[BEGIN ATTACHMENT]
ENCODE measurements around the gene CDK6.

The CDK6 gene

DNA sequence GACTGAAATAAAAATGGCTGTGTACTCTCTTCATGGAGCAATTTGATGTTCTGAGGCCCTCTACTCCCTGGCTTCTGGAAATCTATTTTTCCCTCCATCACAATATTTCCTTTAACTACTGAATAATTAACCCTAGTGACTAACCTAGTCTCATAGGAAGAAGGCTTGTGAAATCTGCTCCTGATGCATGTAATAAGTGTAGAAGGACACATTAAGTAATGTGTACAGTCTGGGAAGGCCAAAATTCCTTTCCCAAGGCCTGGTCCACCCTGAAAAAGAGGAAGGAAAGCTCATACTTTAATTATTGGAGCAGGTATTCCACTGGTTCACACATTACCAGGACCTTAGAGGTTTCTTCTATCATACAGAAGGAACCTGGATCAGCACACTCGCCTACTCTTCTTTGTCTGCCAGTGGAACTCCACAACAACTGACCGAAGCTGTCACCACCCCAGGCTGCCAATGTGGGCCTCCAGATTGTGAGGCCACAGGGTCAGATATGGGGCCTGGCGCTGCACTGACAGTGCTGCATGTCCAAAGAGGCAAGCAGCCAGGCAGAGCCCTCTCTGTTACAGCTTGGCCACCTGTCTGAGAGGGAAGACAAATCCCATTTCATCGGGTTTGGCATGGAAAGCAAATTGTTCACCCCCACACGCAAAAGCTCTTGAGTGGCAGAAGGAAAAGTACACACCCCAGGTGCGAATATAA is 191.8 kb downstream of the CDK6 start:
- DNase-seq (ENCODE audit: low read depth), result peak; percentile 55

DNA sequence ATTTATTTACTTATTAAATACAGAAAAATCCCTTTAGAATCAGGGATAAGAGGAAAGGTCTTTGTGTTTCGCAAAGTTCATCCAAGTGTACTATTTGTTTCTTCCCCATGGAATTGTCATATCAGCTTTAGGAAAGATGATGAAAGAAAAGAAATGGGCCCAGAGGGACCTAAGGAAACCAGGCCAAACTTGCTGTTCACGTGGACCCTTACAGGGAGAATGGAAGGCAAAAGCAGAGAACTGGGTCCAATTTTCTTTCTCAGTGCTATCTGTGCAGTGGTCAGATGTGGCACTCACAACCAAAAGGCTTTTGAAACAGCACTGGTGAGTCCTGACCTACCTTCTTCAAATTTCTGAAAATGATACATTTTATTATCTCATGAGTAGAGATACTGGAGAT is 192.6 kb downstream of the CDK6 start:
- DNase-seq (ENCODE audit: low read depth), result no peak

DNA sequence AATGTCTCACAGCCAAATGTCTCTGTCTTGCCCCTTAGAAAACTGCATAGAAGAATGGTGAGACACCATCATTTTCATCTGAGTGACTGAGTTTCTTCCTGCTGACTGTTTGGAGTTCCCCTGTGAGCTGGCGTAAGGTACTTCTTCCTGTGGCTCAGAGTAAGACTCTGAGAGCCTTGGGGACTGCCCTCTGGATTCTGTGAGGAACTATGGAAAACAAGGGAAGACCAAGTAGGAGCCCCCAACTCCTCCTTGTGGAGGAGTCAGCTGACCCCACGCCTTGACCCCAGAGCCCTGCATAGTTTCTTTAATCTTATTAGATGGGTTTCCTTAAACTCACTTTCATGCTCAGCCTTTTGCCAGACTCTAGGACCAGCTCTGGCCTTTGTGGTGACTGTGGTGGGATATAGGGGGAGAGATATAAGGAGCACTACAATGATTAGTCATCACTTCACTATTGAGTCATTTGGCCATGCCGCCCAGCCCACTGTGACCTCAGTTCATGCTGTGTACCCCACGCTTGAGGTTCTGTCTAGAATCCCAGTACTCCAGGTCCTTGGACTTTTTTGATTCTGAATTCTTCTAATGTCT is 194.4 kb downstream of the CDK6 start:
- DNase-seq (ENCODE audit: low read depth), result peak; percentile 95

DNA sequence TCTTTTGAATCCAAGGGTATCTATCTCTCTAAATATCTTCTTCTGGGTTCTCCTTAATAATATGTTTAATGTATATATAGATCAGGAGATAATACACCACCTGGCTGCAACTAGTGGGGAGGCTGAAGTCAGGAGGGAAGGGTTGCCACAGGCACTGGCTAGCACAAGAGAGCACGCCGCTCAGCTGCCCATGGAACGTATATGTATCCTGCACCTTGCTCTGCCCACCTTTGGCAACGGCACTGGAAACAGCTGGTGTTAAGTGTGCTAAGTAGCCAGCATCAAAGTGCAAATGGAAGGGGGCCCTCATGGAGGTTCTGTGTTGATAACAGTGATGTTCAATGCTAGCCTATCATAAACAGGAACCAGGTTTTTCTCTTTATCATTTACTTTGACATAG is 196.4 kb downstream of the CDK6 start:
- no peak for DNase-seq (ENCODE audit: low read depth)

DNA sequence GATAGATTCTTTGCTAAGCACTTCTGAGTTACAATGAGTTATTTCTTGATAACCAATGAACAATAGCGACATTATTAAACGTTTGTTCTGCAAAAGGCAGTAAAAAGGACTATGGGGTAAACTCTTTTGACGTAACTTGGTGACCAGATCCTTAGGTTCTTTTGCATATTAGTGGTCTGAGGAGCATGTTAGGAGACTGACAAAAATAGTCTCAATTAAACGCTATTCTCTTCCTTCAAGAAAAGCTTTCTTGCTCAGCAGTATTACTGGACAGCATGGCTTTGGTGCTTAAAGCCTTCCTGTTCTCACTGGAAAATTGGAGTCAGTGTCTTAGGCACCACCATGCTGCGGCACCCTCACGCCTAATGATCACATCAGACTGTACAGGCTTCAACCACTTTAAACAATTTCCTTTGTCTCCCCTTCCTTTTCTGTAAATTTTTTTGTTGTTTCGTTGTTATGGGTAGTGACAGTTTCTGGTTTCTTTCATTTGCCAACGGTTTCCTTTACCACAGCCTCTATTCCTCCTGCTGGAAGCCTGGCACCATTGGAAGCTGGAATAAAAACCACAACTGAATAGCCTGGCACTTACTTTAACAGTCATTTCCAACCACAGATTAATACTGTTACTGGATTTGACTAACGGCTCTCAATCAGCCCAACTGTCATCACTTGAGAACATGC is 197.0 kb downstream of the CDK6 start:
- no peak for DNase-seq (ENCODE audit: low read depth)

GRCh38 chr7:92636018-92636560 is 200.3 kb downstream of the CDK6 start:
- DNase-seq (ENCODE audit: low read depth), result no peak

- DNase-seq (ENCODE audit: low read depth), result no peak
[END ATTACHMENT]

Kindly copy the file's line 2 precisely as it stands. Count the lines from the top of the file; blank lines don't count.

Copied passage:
The CDK6 gene